Neighborhoods and communities across the country are becoming more diverse. The United States Census projects that minority populations in the United States will surpass the white majority by the year 2044. With minority populations growing, why don't we see them in the news more often?
Journalism is a profession under siege. The profession is predominately made up of whites, which brings about skepticism from minority groups. Only 25 percent of African-Americans and 33 percent of hispanics believe that the media accurately portrays their communities, according to a study conducted in 2014.
They don't believe their communities are accurately portrayed because members of their community do not hold positions to tell the stories for them. It makes sense, how could a middle aged white man truly know what the important and pressing issues that face today's black communities? He can't. He has no experience or insight to accurately do so.
The media should reflect the public opinion and image. If the public is growing more diverse then newsrooms should follow suit. "Media diversity is not some type of progressive ideal. It's a journalistic imperative for any outlet devoted to fairness and accuracy in it's coverage." Wesley Lowery said.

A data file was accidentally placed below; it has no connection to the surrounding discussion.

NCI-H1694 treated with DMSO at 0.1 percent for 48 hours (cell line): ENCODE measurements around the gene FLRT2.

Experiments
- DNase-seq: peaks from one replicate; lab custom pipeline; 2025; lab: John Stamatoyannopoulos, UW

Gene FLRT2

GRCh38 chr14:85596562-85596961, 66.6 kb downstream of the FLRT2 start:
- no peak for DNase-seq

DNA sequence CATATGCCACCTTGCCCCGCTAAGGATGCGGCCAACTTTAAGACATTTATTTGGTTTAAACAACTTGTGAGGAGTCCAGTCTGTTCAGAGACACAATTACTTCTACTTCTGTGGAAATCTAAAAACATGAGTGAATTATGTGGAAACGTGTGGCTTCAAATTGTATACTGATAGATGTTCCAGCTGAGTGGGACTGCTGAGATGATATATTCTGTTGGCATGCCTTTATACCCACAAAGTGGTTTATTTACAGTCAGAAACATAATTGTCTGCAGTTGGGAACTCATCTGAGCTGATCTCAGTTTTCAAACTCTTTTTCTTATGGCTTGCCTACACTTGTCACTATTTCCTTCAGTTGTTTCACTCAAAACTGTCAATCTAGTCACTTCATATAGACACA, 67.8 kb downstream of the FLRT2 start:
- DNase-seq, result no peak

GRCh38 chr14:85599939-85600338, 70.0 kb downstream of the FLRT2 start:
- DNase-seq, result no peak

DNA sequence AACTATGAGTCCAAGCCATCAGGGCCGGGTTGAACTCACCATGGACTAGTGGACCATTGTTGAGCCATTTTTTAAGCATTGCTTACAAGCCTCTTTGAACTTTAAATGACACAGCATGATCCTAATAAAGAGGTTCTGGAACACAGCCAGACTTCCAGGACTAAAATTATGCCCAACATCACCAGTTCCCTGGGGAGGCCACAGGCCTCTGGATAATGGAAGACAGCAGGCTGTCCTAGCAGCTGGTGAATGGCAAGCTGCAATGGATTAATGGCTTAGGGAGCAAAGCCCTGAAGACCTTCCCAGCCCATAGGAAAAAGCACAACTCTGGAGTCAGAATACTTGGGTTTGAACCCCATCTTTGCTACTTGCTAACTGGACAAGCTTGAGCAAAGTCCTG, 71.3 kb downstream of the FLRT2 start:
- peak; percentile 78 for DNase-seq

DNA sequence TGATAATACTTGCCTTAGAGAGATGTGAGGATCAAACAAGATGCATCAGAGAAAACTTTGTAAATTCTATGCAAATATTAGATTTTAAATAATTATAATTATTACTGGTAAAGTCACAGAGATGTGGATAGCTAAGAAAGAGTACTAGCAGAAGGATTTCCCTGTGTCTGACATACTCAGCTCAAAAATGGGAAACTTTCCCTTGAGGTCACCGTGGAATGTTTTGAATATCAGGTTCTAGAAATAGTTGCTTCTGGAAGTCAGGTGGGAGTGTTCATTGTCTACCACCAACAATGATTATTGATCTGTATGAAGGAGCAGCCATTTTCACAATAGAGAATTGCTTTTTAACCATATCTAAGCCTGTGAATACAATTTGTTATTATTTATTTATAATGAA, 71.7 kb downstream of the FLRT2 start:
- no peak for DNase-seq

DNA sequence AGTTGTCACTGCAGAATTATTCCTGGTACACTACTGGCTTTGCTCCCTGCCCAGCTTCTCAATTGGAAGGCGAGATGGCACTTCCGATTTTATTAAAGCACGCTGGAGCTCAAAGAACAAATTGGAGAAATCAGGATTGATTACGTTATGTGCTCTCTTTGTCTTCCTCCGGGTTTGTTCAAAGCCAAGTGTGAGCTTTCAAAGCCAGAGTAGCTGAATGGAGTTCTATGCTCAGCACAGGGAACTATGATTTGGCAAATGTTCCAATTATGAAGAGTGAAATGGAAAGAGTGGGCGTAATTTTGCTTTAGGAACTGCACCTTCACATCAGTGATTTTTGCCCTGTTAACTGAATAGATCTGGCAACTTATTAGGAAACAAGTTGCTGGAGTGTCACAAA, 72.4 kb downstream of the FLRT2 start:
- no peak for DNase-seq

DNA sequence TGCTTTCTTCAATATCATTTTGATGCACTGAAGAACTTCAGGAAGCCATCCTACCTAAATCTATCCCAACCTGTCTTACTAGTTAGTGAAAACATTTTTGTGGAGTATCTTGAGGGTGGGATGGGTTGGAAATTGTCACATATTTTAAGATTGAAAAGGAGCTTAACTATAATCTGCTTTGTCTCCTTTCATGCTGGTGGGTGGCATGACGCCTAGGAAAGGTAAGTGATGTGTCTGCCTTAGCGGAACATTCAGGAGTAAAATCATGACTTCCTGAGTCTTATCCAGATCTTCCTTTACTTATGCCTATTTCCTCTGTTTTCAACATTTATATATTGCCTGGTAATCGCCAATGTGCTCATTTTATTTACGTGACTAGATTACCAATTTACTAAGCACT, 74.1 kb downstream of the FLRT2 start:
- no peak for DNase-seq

"If you're a news organization that wants comprehensive coverage, you need a newsroom full of different types of people who are going to hit it off with different types of people, build different types of sources and find and tell different types of stories. That's the way it works." Lowery added.
Having individuals from a wide variety of backgrounds and demographics would undoubtedly aid the journalistic quest for truth and accuracy. White America is a far different place than black of hispanic America. A white man can't tell you what it is like to be followed throughout a department store, because he likely has not experienced it. The differences of our race, ethnicity, and cultures can come together in collaboration with one another and give us a new wider and more accurate perspective of the stories that unfold in front of us.
We are beginning to see more people of color working in newsrooms across the country. Ohio University's own, Wesley Lowery is making a name for himself in the business. He currently is a reporter at The Washington Post covering law enforcement and justice.